Inclusive marketing: Can you afford to miss out?
Fri 21 April 2017
By Catia Malaquias, Founder, Starting with Julius.
Increasingly, companies are seeking to create employment opportunities for people with disability and to build inclusive corporate cultures.
In the area of employment policy, there is growing awareness of and investment in disability, but too few companies consider disability in other contexts of their business.
Notably, companies rarely consider disability in their internal and external communications and marketing and, in particular, the impact and potential for their communications and marketing to either strengthen or undermine their internal inclusive objectives.
When companies regularly include people with disability in their core advertising images and messages, as part of the broader representation of the diversity of their customers and the communities in which they operate, they are demonstrating their company values around diversity – they are “walking the walk”.
This is important in attracting a wider talent pool of potential employees that includes people with disability.
It also helps to build trust with existing employees with disability. It ensures that employees feel welcomed, valued and empowered to share information about their disability. This enables employees and employers to benefit from workplace adjustments, which is critical to increasing productivity.
Inclusive advertising also makes sound business sense as an external marketing strategy. We are increasingly hearing discussions about the emerging disability market – an international market representing 15% of people around the world. That's 1.3 billion people with US$1.2 trillion in annual disposable income. Families and friends of people with disability make up another 2.3 billion potential consumers. Together it is estimated that they control over US$8 trillion in annual disposable income.
By representing people with disability in their advertising, companies connect more strongly with customers with disability, as well as their families and friends. It also demonstrates support for human diversity in a broader sense.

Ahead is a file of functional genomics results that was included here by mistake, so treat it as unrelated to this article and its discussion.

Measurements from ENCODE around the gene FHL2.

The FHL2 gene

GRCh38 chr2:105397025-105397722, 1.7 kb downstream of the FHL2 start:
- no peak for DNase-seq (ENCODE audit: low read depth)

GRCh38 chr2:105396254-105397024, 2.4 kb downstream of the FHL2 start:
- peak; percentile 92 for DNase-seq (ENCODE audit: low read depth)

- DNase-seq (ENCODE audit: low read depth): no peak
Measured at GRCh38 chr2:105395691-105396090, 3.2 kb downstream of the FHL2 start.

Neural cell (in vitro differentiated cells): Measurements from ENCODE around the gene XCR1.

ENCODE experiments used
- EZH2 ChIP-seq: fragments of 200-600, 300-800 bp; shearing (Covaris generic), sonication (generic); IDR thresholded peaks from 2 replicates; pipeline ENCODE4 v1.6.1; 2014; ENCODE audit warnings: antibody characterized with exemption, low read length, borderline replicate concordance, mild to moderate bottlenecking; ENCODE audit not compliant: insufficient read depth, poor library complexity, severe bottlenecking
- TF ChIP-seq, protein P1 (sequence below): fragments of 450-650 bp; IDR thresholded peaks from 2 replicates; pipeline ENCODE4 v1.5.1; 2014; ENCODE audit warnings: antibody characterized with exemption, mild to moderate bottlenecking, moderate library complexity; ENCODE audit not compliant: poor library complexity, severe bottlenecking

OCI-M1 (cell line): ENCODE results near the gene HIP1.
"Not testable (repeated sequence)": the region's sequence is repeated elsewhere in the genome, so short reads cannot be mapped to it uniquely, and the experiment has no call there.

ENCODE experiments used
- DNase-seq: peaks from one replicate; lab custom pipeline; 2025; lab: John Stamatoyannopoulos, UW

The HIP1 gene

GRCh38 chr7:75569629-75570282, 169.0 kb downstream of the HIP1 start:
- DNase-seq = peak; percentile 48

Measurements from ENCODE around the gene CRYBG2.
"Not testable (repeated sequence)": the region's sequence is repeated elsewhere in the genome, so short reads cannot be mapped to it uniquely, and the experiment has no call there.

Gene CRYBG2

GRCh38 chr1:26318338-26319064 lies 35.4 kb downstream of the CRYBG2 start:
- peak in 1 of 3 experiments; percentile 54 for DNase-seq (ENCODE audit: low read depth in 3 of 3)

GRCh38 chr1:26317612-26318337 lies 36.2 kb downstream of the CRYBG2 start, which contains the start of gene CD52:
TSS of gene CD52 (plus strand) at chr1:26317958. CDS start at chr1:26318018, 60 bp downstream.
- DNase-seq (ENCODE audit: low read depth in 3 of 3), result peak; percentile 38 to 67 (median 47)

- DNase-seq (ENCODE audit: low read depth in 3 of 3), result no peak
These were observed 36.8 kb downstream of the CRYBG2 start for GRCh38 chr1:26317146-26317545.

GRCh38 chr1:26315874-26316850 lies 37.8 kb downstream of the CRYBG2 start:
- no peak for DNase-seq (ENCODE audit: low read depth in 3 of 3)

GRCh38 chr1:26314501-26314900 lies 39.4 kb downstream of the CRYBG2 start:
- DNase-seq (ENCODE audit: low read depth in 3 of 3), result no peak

Speaking recently at the Diversity in Marketing & Advertising Summit in London, UK vice-president of marketing at Mars Chocolate, Michele Oliver, talked about the creation of last summer’s Maltesers TV commercials that featured a series of protagonists with disability sharing funny experiences and anecdotes.
Looking at the commercial impact of the campaign, Oliver disclosed that during the period the ads were on air, sales of Maltesers increased by 8.1%, compared to a target of 4%. Brand affinity also grew to 20%, compared to a 10% goal.
At the same time, representing people with disability in advertising is socially responsible. Historically, people with disability have been excluded and segregated, denied the most fundamental rights including the right to belong and participate in society. The omission of people with disability from our mainstream media, including advertising, effectively reinforces that history and perpetuates social exclusion.
As a medium that is fundamentally “endorsive” or “promotive”, advertising has real potential to change societal attitudes and stereotypes, reduce barriers and lift low expectations for people with disability – with massive economic, social and health benefits.
When considering the representation of people with disability in advertising, companies should understand the distinction between “thematic” advertising and “inclusive” advertising.
In a nutshell, “thematic” advertising focuses on disability itself, usually conveying an explicit message or comment about disability. Many companies are reluctant to consider thematic advertising about disability, fearing that they will get it wrong, say “the wrong thing” and cause offence. However, thematic advertising can be done well and may be helpful in showcasing products or services specific to disability. In that context, the motto of the disability movement “Nothing About Us, Without Us” is particularly important. Ads about disability should be created in consultation with people with disability.
Inclusive advertising, on the other hand, does not emphasise disability. Rather, it naturalises it, by incorporating people with disability in images and messages “incidentally” as part of the general community.
This presents little risk of criticism for “disability opportunism”, has broader economic and social potential and is more easily incorporated into “sustained commitment” marketing strategies, often as an extension of existing “diversity” initiatives in marketing.
Starting With Julius, a not-for-profit that I founded in 2013, has worked successfully with smaller as well as major brands in Australia, such as Kmart and Target, to increase disability inclusion in advertising. Some examples can be seen on our website.